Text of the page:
PORTLAND – Can we agree that flatulence is not a good thing?

OK, maybe there is some medical benefit to releasing all that pent-up gas. But that’s not what we’re talking about.

A story: Last Thursday night, I went to my neighborhood Mellen Street Market down by Park Avenue to pick up a sandwich before the Shakespeare in the park show at nearby Deering Oaks. Never mind that I had the date wrong. (It was right in the paper, by the way.)

But I digress.

I got a sandwich to enjoy while watching the show at Deering Oaks. When I realized I had the dates mixed up, I trekked back up the Mellen Street hill to my West End apartment to enjoy my steak and cheese delight on my deck along with a cold Geary’s Summer Ale.

I got in the elevator and immediately noticed a not-very-nice odor. Ugh, I thought. Someone really messed this space up. How disgusting and rude.

I scrunched my nose and waited the few seconds it takes for the lift to ascend five floors. By the time I got there, I realized the foul odor I was smelling was not gas. It was dinner.

Oh, boy.

It almost embarrasses me to admit that I ate my sandwich. The whole thing — and it didn’t taste nearly as bad as it smelled. In fact, it tasted OK.

I ordered a steak-and-cheese with green peppers and onions for $6.49, which I thought was a fair price. The bun was chewy, the veggies were freshly grilled, and American cheese embedded underneath the meat melted into a favorable gooey mix.

The steak? Eh. So-so. It was very chewy, which disappointed me. But it was mostly chunky and not cut into strips, so it was easy to eat.

A lot of meat passes as steak these days. I presume these chunks came from a low-end cut, something my mother used to call minute steak.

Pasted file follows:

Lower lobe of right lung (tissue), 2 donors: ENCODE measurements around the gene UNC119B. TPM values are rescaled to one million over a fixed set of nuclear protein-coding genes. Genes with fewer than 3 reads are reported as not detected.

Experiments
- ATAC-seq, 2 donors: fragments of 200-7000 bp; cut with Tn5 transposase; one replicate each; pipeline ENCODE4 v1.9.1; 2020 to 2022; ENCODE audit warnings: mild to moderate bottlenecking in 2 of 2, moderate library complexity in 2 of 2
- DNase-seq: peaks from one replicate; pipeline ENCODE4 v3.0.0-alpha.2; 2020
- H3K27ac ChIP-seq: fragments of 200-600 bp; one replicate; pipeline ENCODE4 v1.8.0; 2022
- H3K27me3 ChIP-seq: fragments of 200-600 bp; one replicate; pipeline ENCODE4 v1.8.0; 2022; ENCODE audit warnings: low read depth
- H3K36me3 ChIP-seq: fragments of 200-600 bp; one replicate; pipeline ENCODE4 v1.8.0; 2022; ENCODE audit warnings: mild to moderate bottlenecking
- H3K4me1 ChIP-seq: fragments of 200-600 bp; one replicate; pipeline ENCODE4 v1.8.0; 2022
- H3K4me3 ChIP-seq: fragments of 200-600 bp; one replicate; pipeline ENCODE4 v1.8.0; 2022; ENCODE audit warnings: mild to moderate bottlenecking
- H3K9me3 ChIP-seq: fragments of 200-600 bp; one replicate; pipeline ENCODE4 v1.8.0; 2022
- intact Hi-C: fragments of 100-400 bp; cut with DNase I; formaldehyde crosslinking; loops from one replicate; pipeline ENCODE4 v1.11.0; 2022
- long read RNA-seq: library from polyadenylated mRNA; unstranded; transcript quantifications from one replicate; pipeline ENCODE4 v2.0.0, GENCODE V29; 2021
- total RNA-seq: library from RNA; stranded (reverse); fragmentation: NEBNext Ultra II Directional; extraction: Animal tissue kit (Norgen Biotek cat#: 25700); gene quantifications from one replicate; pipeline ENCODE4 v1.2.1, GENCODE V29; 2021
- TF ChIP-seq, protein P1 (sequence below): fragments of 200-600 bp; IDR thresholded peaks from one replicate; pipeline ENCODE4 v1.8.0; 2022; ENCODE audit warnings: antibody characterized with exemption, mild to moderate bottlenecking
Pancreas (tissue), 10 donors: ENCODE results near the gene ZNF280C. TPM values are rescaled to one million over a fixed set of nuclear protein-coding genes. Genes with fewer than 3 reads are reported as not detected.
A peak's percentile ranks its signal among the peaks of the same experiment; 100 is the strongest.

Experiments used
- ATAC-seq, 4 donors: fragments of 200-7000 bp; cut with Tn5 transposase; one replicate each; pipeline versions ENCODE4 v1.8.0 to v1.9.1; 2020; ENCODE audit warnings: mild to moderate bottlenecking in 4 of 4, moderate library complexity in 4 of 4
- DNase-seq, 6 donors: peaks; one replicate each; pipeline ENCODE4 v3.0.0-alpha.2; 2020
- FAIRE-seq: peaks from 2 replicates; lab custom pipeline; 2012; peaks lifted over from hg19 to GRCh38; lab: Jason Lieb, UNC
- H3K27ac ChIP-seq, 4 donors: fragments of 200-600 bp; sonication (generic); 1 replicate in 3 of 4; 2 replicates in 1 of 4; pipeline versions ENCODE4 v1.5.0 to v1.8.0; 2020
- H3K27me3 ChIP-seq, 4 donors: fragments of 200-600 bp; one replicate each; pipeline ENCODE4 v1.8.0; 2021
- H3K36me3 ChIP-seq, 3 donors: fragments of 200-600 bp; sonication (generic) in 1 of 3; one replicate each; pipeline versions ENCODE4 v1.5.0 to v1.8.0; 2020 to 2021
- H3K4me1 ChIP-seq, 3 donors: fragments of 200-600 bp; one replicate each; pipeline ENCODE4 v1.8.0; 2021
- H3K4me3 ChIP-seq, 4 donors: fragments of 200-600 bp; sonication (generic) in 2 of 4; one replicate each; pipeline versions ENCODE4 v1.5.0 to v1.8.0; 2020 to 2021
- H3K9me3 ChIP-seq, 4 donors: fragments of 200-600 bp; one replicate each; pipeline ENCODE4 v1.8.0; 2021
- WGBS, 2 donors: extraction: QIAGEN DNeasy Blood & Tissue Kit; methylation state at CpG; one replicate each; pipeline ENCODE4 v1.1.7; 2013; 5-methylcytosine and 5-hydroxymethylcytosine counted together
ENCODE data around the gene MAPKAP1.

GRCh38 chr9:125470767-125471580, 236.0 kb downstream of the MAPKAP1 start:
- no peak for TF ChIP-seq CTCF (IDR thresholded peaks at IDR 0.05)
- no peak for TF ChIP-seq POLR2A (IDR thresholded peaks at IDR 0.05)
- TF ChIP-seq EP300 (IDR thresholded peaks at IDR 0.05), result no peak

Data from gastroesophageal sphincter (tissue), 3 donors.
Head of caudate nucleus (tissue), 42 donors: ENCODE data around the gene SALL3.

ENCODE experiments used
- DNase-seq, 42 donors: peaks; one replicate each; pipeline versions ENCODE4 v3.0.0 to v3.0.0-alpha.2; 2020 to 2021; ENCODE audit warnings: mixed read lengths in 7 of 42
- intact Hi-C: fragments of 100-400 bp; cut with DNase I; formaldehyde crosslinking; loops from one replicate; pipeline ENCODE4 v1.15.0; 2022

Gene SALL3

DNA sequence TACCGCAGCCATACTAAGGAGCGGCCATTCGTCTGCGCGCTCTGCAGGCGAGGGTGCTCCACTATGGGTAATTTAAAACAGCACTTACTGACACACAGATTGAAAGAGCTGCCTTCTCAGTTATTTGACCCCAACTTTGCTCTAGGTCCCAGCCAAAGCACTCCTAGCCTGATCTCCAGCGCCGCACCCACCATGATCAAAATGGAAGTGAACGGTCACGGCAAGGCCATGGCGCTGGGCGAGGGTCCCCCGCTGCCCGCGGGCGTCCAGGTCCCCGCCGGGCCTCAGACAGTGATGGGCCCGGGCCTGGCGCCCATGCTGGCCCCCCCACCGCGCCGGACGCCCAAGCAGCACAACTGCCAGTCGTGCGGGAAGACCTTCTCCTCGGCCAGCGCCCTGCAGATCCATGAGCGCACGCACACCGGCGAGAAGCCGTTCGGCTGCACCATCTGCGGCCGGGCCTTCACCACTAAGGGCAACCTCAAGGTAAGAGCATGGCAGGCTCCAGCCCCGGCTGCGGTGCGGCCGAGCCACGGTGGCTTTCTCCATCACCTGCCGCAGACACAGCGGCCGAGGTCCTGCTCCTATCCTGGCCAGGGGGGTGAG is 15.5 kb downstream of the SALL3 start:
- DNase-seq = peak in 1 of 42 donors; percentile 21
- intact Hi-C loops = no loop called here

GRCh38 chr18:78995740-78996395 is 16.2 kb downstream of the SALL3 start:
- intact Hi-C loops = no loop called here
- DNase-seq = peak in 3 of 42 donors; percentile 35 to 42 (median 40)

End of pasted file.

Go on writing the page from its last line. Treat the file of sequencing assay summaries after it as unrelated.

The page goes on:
God bless her, but my mom was no cook. She would often buy these cheap steaks, pound the heck out of them with a cleaver, and fry those puppies up on the electric stovetop. (For me, that image is all about the 1970s.) It took just minutes to cook them through, hence the name.

This sandwich felt like my memory of those minute steaks.

Next time I visit Mellen Street Market, I won’t order the steak and cheese. I likely will try a pizza ($6.75 for a small cheese) or perhaps the meatball ($4.49 for a small) or the salami/provolone Italian ($4.39 for a small).

I like this market. It’s a working-class place, with a small selection of groceries and a decent cooler of beer and some pretty basic wine choices. If you don’t want a whole pizza, you can order by the slice.

I had to laugh as I waited at the counter. In addition to copies of some very positive write-ups about the breakfast sandwiches, the front-facing glass featured taped-up pictures of all the local thieves, captured on security cameras.

Hey, I thought, those are all my neighbors. I wonder if they know their mugs are plastered up for all to see.

Maybe it was they who fouled the elevator after all. It certainly would be right within their character. 

The staff of GO anonymously samples meals for about $7.


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